UK minister allows Prince Harry to use inquiry details in lawsuit


  • World
  • Friday, 01 Mar 2024

FILE PHOTO: Britain's Prince Harry, Duke of Sussex walks outside the Rolls Building of the High Court in London, Britain June 6, 2023. REUTERS/Toby Melville//File Photo

LONDON (Reuters) - Britain's media minister said on Friday she had agreed to allow documents submitted to a public inquiry to be used by lawyers acting for Prince Harry, singer Elton John and other claimants in their lawsuit against the publisher of the Daily Mail.

Harry, the younger son of King Charles, and the other six claimants were given permission in December to take to trial their case against Associated Newspapers over allegations phone-hacking and other serious privacy breaches dating back 30 years. The publisher rejects the accusations.

However, the judge had said that without the government's permission, they could not rely on ledgers recording payments by ANL to private investigators, which were disclosed to a public inquiry into press standards that ended in 2012.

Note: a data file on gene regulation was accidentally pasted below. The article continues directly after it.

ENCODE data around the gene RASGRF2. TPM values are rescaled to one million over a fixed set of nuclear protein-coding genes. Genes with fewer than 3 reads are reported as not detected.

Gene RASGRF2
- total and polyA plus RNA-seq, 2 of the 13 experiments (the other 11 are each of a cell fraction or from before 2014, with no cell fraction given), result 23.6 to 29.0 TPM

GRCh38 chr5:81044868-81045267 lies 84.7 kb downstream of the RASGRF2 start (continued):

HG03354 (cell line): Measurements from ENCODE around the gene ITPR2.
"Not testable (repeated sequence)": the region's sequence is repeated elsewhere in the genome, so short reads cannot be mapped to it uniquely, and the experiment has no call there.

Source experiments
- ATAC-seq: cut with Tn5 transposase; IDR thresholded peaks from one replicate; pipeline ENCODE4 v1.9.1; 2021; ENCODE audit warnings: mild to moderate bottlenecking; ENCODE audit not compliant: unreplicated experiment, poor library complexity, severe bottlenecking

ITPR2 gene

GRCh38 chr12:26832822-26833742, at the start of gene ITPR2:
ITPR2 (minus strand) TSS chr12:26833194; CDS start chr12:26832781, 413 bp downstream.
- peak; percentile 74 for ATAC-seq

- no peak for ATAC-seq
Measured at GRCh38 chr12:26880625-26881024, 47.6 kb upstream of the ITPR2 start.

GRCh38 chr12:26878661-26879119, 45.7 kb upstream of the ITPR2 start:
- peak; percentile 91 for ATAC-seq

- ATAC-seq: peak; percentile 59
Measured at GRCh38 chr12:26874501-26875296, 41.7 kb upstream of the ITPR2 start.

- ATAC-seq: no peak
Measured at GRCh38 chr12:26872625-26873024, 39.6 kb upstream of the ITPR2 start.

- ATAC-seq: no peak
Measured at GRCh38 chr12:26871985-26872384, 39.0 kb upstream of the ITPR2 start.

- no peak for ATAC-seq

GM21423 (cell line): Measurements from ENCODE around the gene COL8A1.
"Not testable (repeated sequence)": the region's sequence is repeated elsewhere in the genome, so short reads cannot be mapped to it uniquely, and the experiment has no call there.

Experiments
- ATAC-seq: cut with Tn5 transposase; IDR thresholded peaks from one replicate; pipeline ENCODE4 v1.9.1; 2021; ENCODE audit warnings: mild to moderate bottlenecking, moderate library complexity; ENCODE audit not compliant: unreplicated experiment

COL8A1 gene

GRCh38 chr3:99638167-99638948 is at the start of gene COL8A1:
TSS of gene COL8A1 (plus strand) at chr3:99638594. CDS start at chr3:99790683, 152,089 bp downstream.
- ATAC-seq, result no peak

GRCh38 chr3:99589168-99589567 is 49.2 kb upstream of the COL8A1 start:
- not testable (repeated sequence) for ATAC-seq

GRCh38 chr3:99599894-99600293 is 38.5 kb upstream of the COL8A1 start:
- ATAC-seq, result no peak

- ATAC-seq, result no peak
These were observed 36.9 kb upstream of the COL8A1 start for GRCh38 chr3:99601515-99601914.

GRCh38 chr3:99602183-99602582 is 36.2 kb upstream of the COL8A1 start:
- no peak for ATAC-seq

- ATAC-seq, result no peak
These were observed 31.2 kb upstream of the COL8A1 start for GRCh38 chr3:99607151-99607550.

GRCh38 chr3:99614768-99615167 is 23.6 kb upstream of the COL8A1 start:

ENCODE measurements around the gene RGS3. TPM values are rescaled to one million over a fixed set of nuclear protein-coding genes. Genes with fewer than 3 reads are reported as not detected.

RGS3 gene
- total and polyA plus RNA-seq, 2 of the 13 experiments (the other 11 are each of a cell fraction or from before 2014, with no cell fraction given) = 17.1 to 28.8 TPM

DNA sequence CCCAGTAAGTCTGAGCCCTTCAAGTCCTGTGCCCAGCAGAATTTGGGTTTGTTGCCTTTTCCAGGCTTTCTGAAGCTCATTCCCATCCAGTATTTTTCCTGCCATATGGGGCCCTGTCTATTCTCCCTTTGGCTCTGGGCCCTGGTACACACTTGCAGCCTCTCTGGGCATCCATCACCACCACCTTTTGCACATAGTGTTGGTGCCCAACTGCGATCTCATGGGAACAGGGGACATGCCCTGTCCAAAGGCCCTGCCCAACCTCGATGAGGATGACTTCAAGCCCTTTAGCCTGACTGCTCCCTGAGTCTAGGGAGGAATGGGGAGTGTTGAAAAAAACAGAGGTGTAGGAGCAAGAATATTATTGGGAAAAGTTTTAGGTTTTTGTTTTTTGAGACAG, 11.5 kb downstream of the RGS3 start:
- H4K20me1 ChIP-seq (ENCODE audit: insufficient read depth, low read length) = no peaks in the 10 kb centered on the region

On Friday, minister Lucy Frazer said in a statement it had been agreed to allow these documents to be disclosed.

"We do not consider that it is necessary in the public interest to withhold these documents from any disclosure or publication," she said.

They would be released solely for the purposes of this case, she said.

"This decision makes no comment on the merits of the proceedings, which is wholly a matter for the courts to determine."

The ANL case is one of a number of lawsuits Harry has been involved in at the High Court in London.

Earlier this week, he lost a legal challenge against the British government's decision to take away his police protection when he is in Britain, a ruling he said he would appeal amid media reports he faced a legal bill of about 1 million pounds ($1.26 million).

He has successfully sued Mirror Group Newspapers over claims of phone-hacking and other unlawful activities, and is also suing News Corp's News Group Newspapers over claims of "blagging" confidential details about him and using other unlawful invasions of privacy.

($1 = 0.7924 pounds)

(Reporting by Michael Holden; Editing by Angus MacSwan)

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